So if Africa is the great emerging telecoms market – with some pretty mature markets in terms of technologies (3G, HSPDA, etc); services (notably Safaricom’s M-PESA and mobile money services now available) and high Mobile penetrations (South Africa and along the North African coast) – why have MVNOs not yet found favour?
Perhaps one of the most interesting cases is Virgin Mobile in South Africa: initially allied with Cell C – the smallest of the GSM operators in the country – Cell C has now dumped its shareholding in the operation, although still providing the network access.
If there is anything to be learned from this tale it is that a strong global brand in itself is not enough to automatically win share are garner new subscribers. Given that the failed Virgin operation in Singapore and the current South African business share many characteristics, it is perhaps surprising that Virgin Mobile is still slugging it out in South Africa.
The MVNO concept in the African market will largely benefit from its novelty and represents an important approach in helping operators establish products and services within unreached population segments, the end result of which is increased penetration.
As mobile telecommunication has proved a much needed “accelerator” to socio-economic development, MVNOs, when well-explained are likely to find a hearing with MNOs and Governments alike. Indeed, the sharing of infrastructure (a fundamental of the MVNO concept) will find favour with many African regulators who despair when base-stations are doubled or tripled at some popular location, whilst large swathes of the nation remain completely without any form of communication infrastructure.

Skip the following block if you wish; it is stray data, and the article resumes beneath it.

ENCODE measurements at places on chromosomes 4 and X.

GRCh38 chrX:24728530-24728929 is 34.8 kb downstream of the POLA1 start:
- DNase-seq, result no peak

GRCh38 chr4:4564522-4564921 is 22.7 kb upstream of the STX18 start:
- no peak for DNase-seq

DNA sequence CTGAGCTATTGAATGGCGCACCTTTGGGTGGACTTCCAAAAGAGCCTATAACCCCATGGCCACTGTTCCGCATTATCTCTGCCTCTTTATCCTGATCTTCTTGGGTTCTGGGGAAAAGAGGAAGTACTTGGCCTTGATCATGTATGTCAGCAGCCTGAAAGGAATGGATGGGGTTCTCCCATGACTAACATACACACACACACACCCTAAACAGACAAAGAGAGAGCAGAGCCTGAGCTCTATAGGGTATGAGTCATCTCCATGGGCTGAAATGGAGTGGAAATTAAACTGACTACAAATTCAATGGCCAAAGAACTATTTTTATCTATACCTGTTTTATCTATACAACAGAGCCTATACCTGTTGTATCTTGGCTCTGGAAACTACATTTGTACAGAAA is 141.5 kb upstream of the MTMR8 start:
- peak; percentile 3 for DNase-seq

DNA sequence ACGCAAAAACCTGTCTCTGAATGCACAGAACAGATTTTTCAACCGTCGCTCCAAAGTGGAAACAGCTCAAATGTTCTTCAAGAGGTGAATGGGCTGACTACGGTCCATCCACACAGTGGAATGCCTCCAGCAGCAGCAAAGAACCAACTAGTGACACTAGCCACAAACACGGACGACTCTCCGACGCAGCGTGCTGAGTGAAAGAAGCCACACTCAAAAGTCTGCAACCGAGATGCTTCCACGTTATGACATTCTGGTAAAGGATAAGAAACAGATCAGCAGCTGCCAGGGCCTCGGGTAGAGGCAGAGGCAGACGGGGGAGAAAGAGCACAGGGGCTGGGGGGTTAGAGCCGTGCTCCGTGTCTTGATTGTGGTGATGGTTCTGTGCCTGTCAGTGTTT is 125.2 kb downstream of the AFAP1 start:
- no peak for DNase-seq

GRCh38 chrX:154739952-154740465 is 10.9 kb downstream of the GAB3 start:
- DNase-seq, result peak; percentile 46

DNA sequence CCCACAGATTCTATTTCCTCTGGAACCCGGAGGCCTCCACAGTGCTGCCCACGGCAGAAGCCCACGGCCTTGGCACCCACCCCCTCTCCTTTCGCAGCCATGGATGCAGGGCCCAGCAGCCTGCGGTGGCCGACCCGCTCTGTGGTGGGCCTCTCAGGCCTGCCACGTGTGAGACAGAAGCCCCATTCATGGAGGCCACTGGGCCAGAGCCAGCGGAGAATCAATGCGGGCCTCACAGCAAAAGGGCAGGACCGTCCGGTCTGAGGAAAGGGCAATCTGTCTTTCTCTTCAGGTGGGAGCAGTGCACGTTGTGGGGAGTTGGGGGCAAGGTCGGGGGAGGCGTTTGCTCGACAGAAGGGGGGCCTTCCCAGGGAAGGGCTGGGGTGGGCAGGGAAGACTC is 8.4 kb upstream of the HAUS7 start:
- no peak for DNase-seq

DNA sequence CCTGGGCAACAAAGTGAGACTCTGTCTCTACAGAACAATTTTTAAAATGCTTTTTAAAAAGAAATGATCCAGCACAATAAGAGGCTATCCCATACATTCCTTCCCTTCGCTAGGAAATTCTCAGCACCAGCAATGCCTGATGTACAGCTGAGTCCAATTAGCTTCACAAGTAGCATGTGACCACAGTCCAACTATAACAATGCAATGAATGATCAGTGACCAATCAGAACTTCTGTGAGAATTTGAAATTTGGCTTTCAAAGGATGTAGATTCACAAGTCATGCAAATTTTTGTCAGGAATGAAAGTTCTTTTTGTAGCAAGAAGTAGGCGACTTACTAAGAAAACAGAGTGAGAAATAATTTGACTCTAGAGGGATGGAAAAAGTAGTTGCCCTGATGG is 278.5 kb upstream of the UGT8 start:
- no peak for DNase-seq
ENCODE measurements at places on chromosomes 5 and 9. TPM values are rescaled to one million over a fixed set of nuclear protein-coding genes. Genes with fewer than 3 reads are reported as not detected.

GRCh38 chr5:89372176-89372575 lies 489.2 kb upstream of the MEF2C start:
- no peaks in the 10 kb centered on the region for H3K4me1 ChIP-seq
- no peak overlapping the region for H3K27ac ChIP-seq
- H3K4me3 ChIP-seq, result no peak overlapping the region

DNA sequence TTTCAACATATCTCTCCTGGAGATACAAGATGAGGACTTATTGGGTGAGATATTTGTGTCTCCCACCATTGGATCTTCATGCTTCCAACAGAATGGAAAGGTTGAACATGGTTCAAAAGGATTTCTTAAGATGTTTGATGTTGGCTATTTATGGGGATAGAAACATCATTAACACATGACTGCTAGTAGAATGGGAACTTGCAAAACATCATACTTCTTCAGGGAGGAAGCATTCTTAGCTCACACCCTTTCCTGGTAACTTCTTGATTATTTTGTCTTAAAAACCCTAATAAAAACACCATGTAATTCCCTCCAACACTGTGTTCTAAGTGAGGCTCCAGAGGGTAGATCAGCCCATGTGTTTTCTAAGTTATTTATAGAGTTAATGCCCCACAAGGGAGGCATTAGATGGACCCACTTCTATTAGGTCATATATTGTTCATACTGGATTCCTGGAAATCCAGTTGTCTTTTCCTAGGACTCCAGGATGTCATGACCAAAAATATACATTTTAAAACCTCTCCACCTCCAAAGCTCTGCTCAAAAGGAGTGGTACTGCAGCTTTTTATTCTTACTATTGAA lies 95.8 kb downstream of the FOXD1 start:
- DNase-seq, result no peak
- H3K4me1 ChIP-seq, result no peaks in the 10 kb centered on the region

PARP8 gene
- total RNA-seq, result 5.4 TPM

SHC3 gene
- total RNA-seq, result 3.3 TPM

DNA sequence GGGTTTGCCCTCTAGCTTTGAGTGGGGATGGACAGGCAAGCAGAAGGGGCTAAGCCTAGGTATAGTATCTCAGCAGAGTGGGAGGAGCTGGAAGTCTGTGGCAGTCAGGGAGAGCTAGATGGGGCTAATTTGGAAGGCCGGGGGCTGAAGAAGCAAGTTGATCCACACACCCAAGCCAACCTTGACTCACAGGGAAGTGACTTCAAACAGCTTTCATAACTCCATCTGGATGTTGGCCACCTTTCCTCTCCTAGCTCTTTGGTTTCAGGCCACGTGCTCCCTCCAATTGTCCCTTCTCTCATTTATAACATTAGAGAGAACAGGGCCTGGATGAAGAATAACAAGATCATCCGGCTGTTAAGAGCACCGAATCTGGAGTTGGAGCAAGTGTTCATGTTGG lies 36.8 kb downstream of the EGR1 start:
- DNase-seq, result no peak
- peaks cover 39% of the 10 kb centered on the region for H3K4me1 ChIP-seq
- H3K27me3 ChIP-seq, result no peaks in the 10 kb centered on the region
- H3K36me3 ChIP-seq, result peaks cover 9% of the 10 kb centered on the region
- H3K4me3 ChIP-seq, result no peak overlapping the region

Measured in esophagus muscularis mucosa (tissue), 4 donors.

It also ticks the regulatory box for increased competition, without resources being squandered on expensive duplicated networks. The prolonged gestation of the Glo network in Ghana bears testament to this particular problem. Airtel – right from the start when it acquired Zain in early 2010 – was talking about setting up or working with tower infrastructure companies (see AfricaNext’s Tower Co-Location Report).
However, for an MVNO entry to produce viable business outcomes, a conscientious due diligence process is indispensable. Huge, pan-African MNOs dominate market share in a number of countries and their influence ought not to be discounted. An irony here is that according to a recent issue of ‘Africa & Middle East Telecom-Week’, Libya was one of the highest nations ranked by mobile penetration at the end of 2010 – one suspects that after NATO has finished ‘remodelling’ the infrastructure, there will be few workable base stations and large swathes of the coastal region without service of any sort.
Gabon, Tunisia, Botswana, South Africa and Morocco are all reported to be over the 100% mobile penetration mark. It is as important identifying the right MVNO-MNO fit of ideas as it is to have the MVNO ideas themselves (however innovative).
The overall record with MNO setups has reflected good market uptake of their services. The MVNO may, at first, face suspicion from established MNOs for whom a loyal customer base, amidst raging price wars that have led to decreased ARPU, is critical to maintaining profitability. Keeping that in mind, the MVNO investor will realize price-led/retail MVNO ideas may encounter more resistance from MNOs unless a strong segmentation business plan can be articulated with a view to proving increased “proxy revenues” through bulk/wholesale purchases of MNO air-time by the MVNO.